The Role of Public Libraries in Engaging Citizens in Smart, Inclusive and Connected Communities

Shannon Mersand, Mila Gasco-Hernandez, Xiaoyi Zhao, J. Ramon Gil-Garcia, G. Brian Burke, Megan Sutherland, Miguel Figueroa
Oct. 31, 2018


Recently there has been an upswing in the application of technological innovations and smart strategies in communities in an attempt to improve government services and overall quality of life for citizens.

Many of these strategies focus on utilizing data and technology to save tax dollars, improve decision making by governments, as well as improve existing services while also creating new services previously unachievable.

Such smart strategies have become a national priority, which has resulted in an increase of federal funding allocated to encourage civic leaders, data scientists, and technologists to work together in research partnerships to make sense of the growing data revolution spurned by low-cost sensors and increased computing power, in an attempt to generate new solutions that will benefit society.

Though community partnerships have been acknowledged, smart community initiatives are often led by governments and industry, with less focus on the needs and demands of communities and citizens, which would allow for more inclusive and all-encompassing services and solutions so that all can benefit from the utilization of smart technologies and services.

Based on our research and work with governments in this area, it is also clear that community resources, such as public libraries, are often left out of the dialog surrounding smart community initiatives.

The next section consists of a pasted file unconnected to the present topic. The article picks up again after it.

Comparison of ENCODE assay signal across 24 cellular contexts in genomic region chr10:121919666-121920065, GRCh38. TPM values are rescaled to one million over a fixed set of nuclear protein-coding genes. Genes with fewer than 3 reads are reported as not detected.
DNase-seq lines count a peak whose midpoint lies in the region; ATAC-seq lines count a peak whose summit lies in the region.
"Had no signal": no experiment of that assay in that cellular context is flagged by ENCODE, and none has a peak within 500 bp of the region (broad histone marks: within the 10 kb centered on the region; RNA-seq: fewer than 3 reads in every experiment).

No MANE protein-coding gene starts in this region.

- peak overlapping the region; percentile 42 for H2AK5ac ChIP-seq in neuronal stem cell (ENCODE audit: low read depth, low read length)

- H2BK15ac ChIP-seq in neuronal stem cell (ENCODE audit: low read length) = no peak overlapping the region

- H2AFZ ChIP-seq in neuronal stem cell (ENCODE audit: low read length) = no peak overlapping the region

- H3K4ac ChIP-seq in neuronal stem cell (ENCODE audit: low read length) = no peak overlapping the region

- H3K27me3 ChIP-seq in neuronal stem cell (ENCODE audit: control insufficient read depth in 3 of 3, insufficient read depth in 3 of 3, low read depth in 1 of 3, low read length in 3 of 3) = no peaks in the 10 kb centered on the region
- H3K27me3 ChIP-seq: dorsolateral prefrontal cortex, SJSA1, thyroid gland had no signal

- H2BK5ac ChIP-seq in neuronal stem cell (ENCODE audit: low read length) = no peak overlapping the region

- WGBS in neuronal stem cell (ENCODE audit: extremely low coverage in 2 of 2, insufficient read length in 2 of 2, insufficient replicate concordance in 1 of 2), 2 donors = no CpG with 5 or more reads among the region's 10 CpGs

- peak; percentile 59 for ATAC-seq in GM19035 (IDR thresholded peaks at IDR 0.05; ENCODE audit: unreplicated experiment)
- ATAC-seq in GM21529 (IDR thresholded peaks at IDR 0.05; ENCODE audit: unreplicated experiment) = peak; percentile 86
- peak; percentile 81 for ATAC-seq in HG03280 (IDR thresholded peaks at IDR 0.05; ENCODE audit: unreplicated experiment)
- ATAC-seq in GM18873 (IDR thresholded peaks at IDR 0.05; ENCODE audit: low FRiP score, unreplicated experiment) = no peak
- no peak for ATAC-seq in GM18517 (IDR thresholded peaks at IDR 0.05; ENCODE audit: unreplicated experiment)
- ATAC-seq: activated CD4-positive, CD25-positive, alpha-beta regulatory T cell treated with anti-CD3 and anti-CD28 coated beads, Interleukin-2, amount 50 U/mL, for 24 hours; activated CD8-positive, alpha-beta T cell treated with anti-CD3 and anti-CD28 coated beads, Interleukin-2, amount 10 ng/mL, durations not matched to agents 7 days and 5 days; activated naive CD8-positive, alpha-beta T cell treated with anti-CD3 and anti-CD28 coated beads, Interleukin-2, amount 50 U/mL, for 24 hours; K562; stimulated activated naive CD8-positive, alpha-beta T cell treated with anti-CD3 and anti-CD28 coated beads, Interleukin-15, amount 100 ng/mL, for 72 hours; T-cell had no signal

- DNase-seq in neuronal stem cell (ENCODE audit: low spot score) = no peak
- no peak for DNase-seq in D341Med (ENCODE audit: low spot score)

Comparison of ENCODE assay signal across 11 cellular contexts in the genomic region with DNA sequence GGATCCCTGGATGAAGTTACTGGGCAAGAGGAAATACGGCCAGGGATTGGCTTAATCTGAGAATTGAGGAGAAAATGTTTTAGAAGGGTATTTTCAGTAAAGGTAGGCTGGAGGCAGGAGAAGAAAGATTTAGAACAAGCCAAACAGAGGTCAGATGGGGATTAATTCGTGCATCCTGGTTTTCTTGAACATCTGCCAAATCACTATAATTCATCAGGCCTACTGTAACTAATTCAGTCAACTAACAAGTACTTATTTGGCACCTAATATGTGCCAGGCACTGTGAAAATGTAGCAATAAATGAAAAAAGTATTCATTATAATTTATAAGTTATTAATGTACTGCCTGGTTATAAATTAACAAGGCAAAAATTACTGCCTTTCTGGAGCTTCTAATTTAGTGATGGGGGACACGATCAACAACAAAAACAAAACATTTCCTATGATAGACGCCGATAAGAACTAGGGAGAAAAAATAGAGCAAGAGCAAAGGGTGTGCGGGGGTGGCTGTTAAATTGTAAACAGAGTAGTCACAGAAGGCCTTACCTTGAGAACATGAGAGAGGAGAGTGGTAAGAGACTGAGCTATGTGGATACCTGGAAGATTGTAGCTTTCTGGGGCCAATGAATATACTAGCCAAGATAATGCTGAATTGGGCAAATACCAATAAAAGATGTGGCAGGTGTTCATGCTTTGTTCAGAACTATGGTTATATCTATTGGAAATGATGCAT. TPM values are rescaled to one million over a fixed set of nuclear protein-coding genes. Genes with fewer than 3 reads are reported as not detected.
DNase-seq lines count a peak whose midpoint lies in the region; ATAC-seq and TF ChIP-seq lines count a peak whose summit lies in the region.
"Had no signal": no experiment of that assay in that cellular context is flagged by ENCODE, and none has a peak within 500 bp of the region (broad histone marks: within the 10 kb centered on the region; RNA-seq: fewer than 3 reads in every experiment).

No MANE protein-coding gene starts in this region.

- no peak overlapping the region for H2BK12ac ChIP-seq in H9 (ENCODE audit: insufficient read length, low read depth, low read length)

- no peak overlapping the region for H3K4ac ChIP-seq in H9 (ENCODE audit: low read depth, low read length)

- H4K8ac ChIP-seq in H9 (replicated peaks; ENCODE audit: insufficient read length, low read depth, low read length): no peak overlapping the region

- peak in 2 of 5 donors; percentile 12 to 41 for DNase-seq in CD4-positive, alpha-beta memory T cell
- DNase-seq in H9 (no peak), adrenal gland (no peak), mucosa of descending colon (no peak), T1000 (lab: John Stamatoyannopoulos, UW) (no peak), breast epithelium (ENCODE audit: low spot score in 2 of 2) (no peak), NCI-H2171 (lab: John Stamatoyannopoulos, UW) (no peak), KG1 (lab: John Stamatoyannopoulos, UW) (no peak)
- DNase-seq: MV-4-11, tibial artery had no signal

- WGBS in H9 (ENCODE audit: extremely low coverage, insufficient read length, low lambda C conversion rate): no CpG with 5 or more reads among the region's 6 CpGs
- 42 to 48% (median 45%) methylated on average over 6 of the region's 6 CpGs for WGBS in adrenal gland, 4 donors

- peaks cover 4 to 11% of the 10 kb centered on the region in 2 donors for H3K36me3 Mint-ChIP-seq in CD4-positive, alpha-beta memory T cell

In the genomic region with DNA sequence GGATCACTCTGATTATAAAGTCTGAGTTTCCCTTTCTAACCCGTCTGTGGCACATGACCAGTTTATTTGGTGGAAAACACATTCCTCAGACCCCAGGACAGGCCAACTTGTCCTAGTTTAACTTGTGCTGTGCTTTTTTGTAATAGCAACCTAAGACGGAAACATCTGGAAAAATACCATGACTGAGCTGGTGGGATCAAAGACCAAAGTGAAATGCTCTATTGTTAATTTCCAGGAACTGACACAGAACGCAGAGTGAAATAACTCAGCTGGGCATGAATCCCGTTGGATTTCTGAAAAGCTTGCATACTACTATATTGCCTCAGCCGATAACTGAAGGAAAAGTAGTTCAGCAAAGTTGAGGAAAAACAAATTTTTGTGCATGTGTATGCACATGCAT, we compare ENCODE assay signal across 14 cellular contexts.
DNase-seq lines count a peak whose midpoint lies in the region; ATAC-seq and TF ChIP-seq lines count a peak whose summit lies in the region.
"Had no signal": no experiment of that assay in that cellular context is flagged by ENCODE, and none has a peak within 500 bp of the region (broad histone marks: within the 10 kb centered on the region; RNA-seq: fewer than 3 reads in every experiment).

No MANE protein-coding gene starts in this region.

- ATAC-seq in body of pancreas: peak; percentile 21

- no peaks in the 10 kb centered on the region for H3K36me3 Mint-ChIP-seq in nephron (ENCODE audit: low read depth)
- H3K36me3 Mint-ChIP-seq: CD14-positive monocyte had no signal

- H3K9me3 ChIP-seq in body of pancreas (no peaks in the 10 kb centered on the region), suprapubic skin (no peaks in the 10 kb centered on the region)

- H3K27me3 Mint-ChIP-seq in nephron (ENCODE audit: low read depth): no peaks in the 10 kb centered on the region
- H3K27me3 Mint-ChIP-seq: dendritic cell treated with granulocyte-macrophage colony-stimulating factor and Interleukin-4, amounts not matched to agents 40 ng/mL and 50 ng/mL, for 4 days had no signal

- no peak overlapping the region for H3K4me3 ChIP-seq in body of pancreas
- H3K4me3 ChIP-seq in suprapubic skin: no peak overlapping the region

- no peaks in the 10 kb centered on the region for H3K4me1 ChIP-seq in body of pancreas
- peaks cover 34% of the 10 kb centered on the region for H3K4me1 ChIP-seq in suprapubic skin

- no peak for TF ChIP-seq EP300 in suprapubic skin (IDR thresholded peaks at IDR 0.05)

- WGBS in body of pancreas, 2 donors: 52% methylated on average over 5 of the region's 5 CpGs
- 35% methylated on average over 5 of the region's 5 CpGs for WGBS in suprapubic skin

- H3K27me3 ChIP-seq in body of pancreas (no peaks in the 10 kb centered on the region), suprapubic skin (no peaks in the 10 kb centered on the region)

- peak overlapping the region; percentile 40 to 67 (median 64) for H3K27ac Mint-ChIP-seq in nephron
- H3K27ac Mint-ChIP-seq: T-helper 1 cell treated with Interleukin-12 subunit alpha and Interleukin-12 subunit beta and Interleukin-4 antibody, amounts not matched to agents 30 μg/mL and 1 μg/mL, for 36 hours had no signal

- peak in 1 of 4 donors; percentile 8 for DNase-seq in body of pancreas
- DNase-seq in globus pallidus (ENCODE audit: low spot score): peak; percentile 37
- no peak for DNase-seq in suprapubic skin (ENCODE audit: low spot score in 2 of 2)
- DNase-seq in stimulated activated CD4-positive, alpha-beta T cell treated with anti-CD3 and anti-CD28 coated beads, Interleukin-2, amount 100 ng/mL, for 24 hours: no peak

As a very important element of the digital, knowledge and creative infrastructures of smart communities, public libraries could play a critical role in involving the community and in addressing its needs, issues and interests in the development of smart communities.

Indeed, public libraries have been identified in the planning literature as important partners in community development for decades.

Since 2009, public libraries in the United States have been increasingly identified as anchor institutions that have adopted the role of providing access to broadband technology for all citizens.

In addition to providing broadband access, libraries have cemented their roles as technology hubs as they provide public access computers, free Wi-Fi, e-books, electronic databases, and other digital resources.

Their increased presence on social media applications such as Facebook and Twitter helps them connect with the community while staying abreast of other technological innovations.

Public libraries serve as a central element in the new digital economy, acting as knowledge and creative centers in their communities, and could further advance their roles by engaging citizens in smart community initiatives by helping shed light on the needs, interests and issues of the citizens they serve.

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